Tag Archives | look to the sky

Eric Wyatt’s Look to the Sky in The Midwest Book Review

Look to the Sky
Eric Wyat
Whaling City Sound
c/o Naxos (distribution)
$13.99 CD / $8.99 MP3 amazon.com

Look to the Sky is sumptuous jazz-bop album by saxophonist Eric Wyatt. Complemented by pianist Gonzalez, drummers Shinnosuke Takahashi and Kyle Pool, bassist Eric Wheeler and trumpet player Keyon Harrold, Eric Wyatt showcases his mastery of the tenor sax, alto sax, and soprano sax, in addition to providing vocals with reverberant finesse.

Look to the Sky embodies hope, wonder, and perseverance, and is highly recommended especially for jazz connoisseurs.

The tracks are “E-Brother”, “Look to the Sky – Sister Carol”, “My Favorite Things”, “Jolley Charlie”, “A Psalm for Phennie”, “One Finger Snap”, “Afro Blue”, “Starting Point”, and “Tenderly”. 61 min, 52 sec.

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WCSound’s two Gibbs releases in JazzWeek’s top ten for the year

JazzWeek Top 100 for 2017

Two Gibbs releases in the top ten for the year!

Rounding out the top 5 are: Louis Hayes Serenade for Horace (Blue Note), Terry Gibbs 92 Years Young: Jammin’ At The Gibbs House (Whaling City Sound), DeJohnette, Grenadier, Medeski and Scofield Hudson (Motema), and Christian McBride Big Band Bringin’ It (Mack Avenue).
The rest of the top 10 are: Christian Sands Reach (Mack Avenue), Joey DeFrancesco + The People Project Freedom (Mack Avenue), Gerry Gibbs & The Thrasher People Weather or Not (Whaling City Sound), Diana Krall Turn Up The Quiet (Verve), and Cyrus Chestnut There’s A Sweet, Sweet Spirit (HighNote).

#19, Eric Wyatt Look to the Sky (Peaked at #17, 6 weeks) Brooklyn-born and bred Eric owns a solid berth along the saxophone continuum originally laid out by guys like Parker, Coltrane and Rollins. Throughout his career, his playing has been edgy and inventive, heartfelt and poignant. In fact, his father was good friends with Rollins and after Wyatt’s dad passed away, Sonny Rollins became involved in Eric’s music. “After my dad passed in 1989, Sonny became very present in my music and offered his help. I was given the opportunity to record my first CD, Godson, on the Japanese label King Records. Sonny suggested the title Godson because it explained his and my dad’s Hope. The Godson CD featured Al Foster, Rufus Reid and Mark Soskin, all members of Sonny’s bands. Look to the Sky, Wyatt’s debut for Whaling City Sound and his sixth recording overall, is magnificently realized, both instrumentally and emotionally. There are musical nods to his father (“Jolley Charlie”) and mother (“Psalm for Phennie”), to Coltrane (“My Favorite Things”) and a few other intimate touch-points, some original, a few written by his accompanist, Benito Gonzalez. Indeed, Wyatt is joined here by excellent progressive musicians, including the resounding pianist Gonzalez, drummers Shinnosuke Takahashi and Kyle Pool, Eric Wheeler on bass and Keyon Harrold on trumpet. Together, their music is filled with hope and dedication, reciprocity and passion. With every recording, Wyatt flourishes, in terms of artistry and intensity, power and finesse. Look to the Sky is the man’s—and his band’s— finest and fullest record yet.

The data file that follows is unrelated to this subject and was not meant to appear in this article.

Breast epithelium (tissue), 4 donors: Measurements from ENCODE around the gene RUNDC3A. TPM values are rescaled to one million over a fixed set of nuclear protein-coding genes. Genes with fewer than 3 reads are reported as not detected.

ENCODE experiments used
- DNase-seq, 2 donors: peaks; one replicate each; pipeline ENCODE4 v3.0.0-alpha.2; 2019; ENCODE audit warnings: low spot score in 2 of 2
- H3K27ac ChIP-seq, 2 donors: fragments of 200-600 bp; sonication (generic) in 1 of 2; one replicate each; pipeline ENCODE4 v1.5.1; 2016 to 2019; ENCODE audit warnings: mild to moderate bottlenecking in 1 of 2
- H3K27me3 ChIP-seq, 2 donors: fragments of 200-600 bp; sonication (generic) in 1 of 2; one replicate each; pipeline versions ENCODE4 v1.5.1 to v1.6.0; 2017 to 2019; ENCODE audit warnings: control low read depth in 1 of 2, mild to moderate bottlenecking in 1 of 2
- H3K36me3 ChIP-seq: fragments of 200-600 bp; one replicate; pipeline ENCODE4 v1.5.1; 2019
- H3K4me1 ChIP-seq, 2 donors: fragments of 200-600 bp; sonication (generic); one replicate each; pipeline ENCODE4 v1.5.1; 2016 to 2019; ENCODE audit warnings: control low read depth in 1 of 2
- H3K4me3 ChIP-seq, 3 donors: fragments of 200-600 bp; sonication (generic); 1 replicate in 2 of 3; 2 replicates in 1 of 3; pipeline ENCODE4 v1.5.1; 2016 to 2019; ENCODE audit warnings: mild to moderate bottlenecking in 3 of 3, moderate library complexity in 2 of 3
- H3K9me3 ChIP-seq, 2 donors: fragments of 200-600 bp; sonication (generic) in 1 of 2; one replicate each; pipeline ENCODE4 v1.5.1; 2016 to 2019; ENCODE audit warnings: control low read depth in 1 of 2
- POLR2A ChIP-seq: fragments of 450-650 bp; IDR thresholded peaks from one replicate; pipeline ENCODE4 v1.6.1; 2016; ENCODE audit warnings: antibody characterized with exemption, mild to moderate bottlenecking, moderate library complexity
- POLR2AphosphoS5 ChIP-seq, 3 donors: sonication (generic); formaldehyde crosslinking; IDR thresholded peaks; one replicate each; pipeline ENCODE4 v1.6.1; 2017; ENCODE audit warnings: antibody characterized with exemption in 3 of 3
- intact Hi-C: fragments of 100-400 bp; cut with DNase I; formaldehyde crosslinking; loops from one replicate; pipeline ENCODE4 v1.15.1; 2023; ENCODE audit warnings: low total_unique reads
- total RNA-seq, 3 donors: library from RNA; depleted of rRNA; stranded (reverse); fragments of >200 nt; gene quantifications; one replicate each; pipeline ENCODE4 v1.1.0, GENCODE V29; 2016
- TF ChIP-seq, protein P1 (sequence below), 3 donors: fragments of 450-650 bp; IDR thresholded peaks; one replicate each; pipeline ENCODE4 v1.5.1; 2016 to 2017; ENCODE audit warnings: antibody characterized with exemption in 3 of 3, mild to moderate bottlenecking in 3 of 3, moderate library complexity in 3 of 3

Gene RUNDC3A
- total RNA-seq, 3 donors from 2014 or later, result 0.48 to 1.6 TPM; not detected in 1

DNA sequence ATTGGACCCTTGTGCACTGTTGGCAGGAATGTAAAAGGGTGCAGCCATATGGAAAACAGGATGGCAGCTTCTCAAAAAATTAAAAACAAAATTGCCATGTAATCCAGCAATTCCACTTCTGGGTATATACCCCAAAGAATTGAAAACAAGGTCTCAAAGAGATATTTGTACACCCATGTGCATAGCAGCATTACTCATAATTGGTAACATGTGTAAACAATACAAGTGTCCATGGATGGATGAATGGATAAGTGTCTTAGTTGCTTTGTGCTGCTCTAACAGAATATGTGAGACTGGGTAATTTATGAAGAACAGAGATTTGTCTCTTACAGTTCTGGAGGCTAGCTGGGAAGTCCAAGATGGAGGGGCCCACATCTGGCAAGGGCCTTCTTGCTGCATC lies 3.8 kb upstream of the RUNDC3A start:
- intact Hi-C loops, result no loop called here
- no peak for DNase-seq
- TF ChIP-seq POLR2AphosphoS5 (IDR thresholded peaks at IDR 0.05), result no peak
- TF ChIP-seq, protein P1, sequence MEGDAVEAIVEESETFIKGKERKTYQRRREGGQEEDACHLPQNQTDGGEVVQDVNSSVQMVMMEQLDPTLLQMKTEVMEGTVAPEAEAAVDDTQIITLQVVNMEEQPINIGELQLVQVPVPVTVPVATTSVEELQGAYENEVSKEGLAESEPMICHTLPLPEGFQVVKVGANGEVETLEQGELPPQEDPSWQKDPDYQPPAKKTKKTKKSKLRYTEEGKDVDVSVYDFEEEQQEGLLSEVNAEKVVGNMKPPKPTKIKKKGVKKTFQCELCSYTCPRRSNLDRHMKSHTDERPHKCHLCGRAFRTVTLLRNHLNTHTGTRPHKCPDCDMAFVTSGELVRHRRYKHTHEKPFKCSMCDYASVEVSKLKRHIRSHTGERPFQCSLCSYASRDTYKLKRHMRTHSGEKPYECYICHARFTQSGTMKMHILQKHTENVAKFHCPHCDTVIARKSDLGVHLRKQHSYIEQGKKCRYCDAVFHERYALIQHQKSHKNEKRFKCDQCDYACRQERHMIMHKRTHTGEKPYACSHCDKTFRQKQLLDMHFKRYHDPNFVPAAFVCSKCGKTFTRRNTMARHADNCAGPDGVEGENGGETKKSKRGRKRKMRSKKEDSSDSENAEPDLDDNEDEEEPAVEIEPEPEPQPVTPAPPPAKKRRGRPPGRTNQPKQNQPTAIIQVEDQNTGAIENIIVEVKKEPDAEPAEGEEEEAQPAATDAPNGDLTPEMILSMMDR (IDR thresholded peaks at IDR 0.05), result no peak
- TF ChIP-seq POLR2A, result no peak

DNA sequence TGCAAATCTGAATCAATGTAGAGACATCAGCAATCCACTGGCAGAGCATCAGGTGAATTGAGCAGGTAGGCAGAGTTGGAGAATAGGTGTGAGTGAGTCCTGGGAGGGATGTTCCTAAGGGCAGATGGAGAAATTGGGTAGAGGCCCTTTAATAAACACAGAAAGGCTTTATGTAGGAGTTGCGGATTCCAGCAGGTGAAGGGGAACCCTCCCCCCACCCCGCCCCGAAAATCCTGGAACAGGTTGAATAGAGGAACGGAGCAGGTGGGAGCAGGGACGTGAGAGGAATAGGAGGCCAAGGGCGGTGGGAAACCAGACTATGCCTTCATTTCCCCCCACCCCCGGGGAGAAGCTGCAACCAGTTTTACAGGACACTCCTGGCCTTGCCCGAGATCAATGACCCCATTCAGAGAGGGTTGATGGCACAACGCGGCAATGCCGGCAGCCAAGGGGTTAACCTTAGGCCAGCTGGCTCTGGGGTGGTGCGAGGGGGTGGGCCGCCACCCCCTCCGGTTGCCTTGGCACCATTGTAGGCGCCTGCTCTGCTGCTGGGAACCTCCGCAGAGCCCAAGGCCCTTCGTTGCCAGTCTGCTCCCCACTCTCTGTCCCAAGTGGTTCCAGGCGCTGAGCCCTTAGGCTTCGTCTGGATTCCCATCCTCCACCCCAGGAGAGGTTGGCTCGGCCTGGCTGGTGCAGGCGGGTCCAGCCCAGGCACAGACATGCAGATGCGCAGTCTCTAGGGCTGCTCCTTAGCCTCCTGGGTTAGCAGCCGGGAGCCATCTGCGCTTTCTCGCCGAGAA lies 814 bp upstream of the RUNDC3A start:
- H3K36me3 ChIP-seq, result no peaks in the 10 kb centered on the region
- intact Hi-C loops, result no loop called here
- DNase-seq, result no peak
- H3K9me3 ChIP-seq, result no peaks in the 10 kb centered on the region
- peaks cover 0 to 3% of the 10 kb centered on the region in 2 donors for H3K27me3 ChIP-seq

Dave Zinno Unisphere River of January (Chartbound) The songs are lavish jazz adventures, rich with texture, ripe with melodicism, and simply joyful audio journeys. The band is spectacular: Unisphere includes the talents of sax man Mike Tucker (Arturo Sandoval), drummer Rafael Barata (Milton Nascimento, Marc Johnson), Leo Genovese (Joe Lovano, Esperanza Spaulding), and Crescent City trumpeter Benny Bloom. Zinno leads them the way a hopeless romantic treats a first love: gently, understanding and worshipful. He glorifies his accompanists and allows them to go on at length, indulging their considerable talents and making River of January a wall of glorious of sound. This isn’t to say that it’s stodgy. Zinno infuses the work with progress. The band takes the vibe of traditional jazz and reverses the paradigm, so the songs, while familiar, certainly don’t remain the same. There are many highlights here, and while it wouldn’t be a waste of space to speak about them individually, it would be easier to say that these tunes all include rushes of adrenaline, sweetness of melody and serious elements of style. River of January is a work of forward thinking tradition and one that has much substance within it to discover.

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